Dennis O’Neil: Let There Be White!

by Dennis O’Neil

All right now, settle down. Here it is, already the new year and we haven’t even started yet. Started what? That’s just about the kind of question I’d expect from you, mister smarty pants!

We can begin with a gripe, follow with a premature digression and then maybe segue into a topic. Ready for the gripe? Here goes: Geez, a lot of stuff sucks!

But let me tell you about my early days in the writing dodge. When I was groping through the universe, certain of very little, a person or persons whose identity I’ve forgotten told me that clarity was of high importance. Or maybe even crucial. I believed him/her/them and conducted my professional life accordingly, and it seemed to me that the perpetrators of the novels and comic books and films and plays and short stories I was absorbing mostly did the same. (Poems? Maybe not so much. That Ezra Pound can be pretty rough going.) Murkiness was, by and large, not considered a virtue.

But murkiness – lack of clarity – comes in diverse forms. There’s plain old bad sentences and bad plotting and bad acting and unfocused photography and bad editing and inconsistency and showing off at the audience’s expense – for example, sticking in obscure allusions or foreign phrases. And let’s not forget the obvious, bad printing. We’ll end our incomplete catalogue with this: not giving the audience what it needs to understand the action.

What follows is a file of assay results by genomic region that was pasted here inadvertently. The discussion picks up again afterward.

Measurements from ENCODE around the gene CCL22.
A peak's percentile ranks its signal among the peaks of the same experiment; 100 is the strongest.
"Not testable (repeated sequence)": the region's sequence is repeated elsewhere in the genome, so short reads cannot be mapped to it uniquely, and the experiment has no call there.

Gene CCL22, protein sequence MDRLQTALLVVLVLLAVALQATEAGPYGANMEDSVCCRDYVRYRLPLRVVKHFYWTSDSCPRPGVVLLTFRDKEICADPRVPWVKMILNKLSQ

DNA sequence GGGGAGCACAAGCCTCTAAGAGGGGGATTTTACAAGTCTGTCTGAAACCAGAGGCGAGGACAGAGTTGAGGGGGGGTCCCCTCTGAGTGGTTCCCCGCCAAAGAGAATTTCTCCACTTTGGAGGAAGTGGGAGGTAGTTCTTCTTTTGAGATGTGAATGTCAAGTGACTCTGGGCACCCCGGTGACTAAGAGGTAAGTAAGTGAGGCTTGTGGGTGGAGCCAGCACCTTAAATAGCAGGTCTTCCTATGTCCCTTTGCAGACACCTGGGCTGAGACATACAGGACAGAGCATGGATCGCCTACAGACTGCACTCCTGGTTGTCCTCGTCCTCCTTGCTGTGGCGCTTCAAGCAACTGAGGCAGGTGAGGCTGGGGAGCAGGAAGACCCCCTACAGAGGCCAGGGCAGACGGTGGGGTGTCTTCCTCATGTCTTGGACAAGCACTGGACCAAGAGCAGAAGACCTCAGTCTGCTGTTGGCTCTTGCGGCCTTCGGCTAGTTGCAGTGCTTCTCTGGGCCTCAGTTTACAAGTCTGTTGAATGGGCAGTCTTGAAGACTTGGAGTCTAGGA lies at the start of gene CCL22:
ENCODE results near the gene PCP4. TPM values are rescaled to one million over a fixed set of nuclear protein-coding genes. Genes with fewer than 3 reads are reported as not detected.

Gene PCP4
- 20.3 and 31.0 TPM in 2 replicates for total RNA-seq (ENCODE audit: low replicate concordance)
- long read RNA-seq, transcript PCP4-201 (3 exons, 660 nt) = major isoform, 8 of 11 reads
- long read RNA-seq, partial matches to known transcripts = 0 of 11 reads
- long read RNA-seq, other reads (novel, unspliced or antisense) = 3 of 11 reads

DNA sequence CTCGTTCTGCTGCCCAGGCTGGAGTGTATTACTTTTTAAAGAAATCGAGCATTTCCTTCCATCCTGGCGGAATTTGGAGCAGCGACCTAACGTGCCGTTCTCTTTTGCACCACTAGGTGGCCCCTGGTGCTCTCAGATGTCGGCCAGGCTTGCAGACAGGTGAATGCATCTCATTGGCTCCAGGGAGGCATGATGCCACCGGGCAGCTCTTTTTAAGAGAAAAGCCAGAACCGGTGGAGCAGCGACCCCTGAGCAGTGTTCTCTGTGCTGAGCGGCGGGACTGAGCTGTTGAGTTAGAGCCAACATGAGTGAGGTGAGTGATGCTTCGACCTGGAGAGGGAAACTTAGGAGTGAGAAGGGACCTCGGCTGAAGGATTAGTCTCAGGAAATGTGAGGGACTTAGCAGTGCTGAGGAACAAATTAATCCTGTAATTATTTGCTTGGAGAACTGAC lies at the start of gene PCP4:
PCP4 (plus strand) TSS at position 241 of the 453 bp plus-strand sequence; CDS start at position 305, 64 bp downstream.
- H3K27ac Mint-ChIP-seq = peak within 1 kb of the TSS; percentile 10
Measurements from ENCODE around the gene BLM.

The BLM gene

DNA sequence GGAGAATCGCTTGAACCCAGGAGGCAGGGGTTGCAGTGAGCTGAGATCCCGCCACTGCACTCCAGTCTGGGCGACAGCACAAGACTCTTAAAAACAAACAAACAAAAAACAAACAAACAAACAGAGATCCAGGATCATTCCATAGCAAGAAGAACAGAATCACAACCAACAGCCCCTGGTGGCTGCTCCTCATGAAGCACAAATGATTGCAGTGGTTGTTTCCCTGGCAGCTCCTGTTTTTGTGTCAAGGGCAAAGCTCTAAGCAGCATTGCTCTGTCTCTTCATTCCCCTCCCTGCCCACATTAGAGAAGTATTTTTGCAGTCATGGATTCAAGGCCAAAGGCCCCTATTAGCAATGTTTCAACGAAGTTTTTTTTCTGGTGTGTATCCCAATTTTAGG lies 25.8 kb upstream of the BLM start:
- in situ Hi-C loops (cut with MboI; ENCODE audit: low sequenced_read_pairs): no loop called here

Let’s glance, sideways, at some items that really scorch my grits.

  • Credits, titles and production info – words on the screen – that use white or light colored lettering against white or light background.
  • Credits and so forth that don’t remain visible long enough to be read.
  • Actors who mumble lines
  • Credits shrunk so small, usually to accommodate some kind of advertising, that they can’t be read.

Credits that don’t stop running until the show’s a quarter over. Okay, maybe that one’s more mine than yours. I want the damn things shown and then I want to forget about them instead of perching on the edge of my seat waiting to find out who directed the thing

The assumption on the part of the creative folk that everyone in the audience knows the backstory and the characters as well as they do and so that info doesn’t need to be established on later appearances. (A novelist friend once said that every important element of a novel should be established three times in three different contexts. Sound advice. I wish I followed it.) This is especially pertinent these days when here’s a lot of long-form drama happening on television. And by the way: the sins I’ve just mentioned aren’t are seldom committed by the creators of these shows, though maybe they could work on the credits a bit.)

Okay, does that end the griping? Not likely. But it does end the griping for now. Stay braced for further bitchery in the future. We can assume there will be some.